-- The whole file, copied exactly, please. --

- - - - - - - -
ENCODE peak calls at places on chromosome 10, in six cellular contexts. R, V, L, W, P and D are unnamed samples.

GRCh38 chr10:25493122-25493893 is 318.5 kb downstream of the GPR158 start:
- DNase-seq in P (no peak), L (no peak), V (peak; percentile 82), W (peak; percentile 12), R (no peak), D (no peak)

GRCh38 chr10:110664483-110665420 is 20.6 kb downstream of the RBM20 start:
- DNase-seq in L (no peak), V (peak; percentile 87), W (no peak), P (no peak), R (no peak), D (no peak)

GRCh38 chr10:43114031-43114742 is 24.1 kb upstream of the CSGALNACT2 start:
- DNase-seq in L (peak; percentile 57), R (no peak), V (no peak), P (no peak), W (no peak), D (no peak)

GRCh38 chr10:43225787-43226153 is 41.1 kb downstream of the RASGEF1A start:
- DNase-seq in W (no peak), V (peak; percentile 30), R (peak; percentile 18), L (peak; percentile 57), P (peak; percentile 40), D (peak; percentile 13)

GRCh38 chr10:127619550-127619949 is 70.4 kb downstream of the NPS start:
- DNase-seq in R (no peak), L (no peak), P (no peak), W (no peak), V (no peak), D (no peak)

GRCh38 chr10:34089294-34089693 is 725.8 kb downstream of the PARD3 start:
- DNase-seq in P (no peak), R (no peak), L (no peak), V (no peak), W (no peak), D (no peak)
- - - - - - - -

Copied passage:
ENCODE peak calls at places on chromosome 10, in six cellular contexts. R, V, L, W, P and D are unnamed samples.

GRCh38 chr10:25493122-25493893 is 318.5 kb downstream of the GPR158 start:
- DNase-seq in P (no peak), L (no peak), V (peak; percentile 82), W (peak; percentile 12), R (no peak), D (no peak)

GRCh38 chr10:110664483-110665420 is 20.6 kb downstream of the RBM20 start:
- DNase-seq in L (no peak), V (peak; percentile 87), W (no peak), P (no peak), R (no peak), D (no peak)

GRCh38 chr10:43114031-43114742 is 24.1 kb upstream of the CSGALNACT2 start:
- DNase-seq in L (peak; percentile 57), R (no peak), V (no peak), P (no peak), W (no peak), D (no peak)

GRCh38 chr10:43225787-43226153 is 41.1 kb downstream of the RASGEF1A start:
- DNase-seq in W (no peak), V (peak; percentile 30), R (peak; percentile 18), L (peak; percentile 57), P (peak; percentile 40), D (peak; percentile 13)

GRCh38 chr10:127619550-127619949 is 70.4 kb downstream of the NPS start:
- DNase-seq in R (no peak), L (no peak), P (no peak), W (no peak), V (no peak), D (no peak)

GRCh38 chr10:34089294-34089693 is 725.8 kb downstream of the PARD3 start:
- DNase-seq in P (no peak), R (no peak), L (no peak), V (no peak), W (no peak), D (no peak)